Friday, January 27, 2017

Rural Broadband and 5G On Course

The UK government’s post-Brexit strategy green paper ‘Building our Industrial Strategy’ shows that its previous commitments to more funding for rural broadband and rolling-out and 5G mobile networks is still on the cards.

Commitments Last Year

Back in his 2016 Autumn Statement, UK Chancellor Philip Hammond said that the government would invest £400m in a digital infrastructure fund in order to boost commercial financing for new small fibre broadband providers / altnets. The Chancellor also committed to investing £750m in local full fibre-to-the-premises (FTTP) broadband roll-out in order to help ibusinesses and the public sector, and to help integrated 5G mobile and fibre projects.

The hope at the time was to help boost the economy more evenly across the UK, even in rural areas, rather than just concentrating on areas such as London and the South East.

What Does The New Green Paper Tell Us?

Apart from a re-confirmation of the £400m digital infrastructure fund investment and offering £10m less for the FTTP rollout, the new green paper outlined the expectations of the government in terms of what the investment could deliver in output and growth.

For example, the green paper highlighted research figures which show that better-connected businesses and customers and increased broadband speeds could add an estimated £17bn per annum to UK output. It also suggested that an increase in broadband penetration of just 10% could be responsible for a potential 0.25% increase in GDP growth.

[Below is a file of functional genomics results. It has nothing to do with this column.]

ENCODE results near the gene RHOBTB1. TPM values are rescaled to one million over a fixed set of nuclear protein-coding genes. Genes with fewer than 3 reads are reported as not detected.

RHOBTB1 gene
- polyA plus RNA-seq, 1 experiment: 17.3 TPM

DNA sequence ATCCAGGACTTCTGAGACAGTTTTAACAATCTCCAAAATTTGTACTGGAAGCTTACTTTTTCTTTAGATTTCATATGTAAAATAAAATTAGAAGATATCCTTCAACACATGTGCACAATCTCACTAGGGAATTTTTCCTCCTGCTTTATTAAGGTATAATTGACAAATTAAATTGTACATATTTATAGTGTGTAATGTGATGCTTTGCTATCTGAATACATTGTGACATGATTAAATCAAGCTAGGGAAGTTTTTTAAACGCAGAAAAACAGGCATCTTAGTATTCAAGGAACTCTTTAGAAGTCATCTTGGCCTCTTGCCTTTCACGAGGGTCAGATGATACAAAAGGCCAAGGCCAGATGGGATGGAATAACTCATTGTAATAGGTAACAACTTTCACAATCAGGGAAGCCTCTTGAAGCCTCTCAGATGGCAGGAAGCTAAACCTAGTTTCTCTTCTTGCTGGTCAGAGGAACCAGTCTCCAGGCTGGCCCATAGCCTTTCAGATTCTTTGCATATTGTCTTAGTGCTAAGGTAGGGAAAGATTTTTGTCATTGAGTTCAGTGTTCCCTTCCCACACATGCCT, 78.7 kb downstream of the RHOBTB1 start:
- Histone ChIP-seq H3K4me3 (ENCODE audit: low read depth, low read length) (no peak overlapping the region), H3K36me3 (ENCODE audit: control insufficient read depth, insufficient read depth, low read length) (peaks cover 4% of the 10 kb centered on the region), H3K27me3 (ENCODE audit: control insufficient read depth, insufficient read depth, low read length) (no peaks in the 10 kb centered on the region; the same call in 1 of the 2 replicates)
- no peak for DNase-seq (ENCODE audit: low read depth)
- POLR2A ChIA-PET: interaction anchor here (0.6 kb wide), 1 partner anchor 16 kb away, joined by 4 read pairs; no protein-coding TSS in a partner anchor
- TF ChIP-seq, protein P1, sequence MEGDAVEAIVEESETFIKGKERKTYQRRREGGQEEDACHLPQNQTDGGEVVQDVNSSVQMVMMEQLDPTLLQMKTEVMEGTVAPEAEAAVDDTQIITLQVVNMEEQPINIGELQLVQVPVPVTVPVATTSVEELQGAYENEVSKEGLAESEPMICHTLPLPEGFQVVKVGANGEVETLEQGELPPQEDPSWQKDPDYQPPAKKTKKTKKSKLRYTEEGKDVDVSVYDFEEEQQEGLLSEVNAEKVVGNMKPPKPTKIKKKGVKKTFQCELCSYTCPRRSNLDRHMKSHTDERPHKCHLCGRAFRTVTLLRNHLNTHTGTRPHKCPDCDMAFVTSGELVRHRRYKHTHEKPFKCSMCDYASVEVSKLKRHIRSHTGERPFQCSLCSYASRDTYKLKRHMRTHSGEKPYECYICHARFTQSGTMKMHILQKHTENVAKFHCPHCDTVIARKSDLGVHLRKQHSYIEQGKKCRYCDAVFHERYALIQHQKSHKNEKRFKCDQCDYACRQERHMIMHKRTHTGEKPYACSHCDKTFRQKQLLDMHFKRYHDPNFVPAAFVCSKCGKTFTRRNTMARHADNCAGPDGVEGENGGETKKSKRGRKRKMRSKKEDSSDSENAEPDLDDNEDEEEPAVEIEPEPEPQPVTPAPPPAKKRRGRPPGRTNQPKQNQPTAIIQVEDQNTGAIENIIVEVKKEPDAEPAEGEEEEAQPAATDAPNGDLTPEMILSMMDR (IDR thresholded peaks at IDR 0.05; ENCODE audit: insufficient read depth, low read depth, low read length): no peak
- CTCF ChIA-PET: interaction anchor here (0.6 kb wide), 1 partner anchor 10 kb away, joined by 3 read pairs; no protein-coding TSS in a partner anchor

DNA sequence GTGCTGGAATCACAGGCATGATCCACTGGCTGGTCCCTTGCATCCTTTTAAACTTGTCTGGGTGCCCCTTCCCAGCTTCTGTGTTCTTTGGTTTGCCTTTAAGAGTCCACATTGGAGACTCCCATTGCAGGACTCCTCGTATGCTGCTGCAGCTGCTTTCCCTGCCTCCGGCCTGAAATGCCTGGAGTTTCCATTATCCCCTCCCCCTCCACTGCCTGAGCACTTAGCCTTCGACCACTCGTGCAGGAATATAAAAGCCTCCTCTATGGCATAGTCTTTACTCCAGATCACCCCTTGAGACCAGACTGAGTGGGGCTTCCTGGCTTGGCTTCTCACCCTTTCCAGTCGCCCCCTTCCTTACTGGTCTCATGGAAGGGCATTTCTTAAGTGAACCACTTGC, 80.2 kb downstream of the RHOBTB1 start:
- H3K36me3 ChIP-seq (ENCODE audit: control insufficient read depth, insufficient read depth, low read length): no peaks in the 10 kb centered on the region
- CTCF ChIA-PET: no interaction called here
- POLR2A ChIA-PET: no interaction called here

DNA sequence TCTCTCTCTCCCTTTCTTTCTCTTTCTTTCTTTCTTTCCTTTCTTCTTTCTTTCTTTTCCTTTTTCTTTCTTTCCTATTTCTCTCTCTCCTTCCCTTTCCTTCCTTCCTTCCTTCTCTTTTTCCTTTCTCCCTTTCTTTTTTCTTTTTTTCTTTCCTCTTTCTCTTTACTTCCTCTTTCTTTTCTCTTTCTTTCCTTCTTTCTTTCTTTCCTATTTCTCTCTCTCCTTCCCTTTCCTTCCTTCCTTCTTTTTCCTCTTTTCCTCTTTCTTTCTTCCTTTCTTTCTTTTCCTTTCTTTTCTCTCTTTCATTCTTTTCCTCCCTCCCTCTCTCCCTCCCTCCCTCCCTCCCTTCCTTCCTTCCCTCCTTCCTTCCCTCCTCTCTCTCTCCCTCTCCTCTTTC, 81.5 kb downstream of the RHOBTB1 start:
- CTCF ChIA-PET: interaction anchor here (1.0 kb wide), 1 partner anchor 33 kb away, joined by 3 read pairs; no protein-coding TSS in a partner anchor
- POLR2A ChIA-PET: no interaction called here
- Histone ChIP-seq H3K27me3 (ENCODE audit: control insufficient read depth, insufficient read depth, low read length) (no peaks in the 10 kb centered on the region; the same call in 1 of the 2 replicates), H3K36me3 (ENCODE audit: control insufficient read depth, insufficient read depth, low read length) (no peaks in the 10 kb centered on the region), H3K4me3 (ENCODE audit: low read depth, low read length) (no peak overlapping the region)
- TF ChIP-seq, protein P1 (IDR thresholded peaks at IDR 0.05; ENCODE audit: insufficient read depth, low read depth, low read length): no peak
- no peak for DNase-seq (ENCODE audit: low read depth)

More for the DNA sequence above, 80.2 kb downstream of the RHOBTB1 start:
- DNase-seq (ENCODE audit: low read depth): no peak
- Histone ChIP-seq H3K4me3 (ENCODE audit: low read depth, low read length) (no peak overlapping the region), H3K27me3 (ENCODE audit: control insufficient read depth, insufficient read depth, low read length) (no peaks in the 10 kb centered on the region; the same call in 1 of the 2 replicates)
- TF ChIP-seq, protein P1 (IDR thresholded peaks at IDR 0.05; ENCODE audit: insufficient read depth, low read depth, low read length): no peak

What Doesn’t The Green Paper Tell Us?

Some critics of the new green paper have pointed out that it doesn’t actually tell us any more about what progress has been made with the improvements in the UK’s digital infrastructure since the November 2016 announcements. It also gives little indication of the timetable for the plan.

Met With Approval By Industry Insiders

It is perhaps not surprising that whatever the green paper may have lacked, its release and the surrounding publicity have been met with noises of approval by telecoms companies such as Telefónica UK.

What Does This Mean For Your Business?

Although there is still no clear timescale, the post-Brexit government intention to carry on as planned with the UK communications upgrade has to be good news for businesses, particularly those in rural areas and those outside London and the South East who have felt at a disadvantage.

Comments in the media from businesses have so far included positive responses to the news that businesses nationwide could soon be able to benefit from 5G technology and the local growth that it could bring. There has also been recognition that there are challenges to overcome, such as (government) being able to facilitate an increase in the number of antenna sites for 5G, and the need for the right regulatory environment for coverage and data demands i.e. one that encourages investment and competition.

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